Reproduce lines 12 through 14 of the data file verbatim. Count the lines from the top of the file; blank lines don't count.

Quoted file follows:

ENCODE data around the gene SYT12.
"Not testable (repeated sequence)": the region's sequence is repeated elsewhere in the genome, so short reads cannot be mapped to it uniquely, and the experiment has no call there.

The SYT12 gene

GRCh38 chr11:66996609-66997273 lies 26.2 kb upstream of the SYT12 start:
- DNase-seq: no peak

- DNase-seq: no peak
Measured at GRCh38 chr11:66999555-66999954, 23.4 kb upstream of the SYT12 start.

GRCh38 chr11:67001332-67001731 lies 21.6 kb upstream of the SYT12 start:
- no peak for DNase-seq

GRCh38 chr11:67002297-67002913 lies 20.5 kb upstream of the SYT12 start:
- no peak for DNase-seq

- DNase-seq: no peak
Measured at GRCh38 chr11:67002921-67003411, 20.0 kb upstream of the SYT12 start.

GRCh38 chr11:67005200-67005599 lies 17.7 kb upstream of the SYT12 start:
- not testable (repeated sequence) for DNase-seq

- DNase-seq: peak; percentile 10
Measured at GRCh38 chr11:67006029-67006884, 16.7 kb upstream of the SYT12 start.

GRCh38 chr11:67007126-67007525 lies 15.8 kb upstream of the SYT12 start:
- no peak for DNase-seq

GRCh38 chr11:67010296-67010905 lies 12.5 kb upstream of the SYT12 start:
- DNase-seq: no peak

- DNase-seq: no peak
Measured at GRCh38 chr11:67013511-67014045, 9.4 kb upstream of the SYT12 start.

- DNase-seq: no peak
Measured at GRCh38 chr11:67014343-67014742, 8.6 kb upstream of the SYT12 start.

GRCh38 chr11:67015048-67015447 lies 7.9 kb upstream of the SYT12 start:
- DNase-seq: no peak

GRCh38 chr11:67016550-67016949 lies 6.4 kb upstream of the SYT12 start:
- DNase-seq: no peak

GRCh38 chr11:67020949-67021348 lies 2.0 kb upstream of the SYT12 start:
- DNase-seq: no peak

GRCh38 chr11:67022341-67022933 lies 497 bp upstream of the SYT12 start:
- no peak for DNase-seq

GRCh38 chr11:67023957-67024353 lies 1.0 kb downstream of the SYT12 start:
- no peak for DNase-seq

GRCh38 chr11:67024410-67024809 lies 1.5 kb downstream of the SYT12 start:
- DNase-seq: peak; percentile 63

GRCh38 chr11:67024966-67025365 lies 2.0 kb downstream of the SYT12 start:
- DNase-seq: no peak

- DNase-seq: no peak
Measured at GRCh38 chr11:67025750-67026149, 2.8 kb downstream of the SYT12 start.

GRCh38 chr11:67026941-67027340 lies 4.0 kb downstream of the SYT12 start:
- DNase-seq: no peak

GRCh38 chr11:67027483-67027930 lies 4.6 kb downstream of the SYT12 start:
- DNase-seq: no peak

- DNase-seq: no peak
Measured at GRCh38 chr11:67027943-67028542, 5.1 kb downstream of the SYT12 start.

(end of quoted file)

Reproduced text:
- DNase-seq: no peak
Measured at GRCh38 chr11:67002921-67003411, 20.0 kb upstream of the SYT12 start.

GRCh38 chr11:67005200-67005599 lies 17.7 kb upstream of the SYT12 start: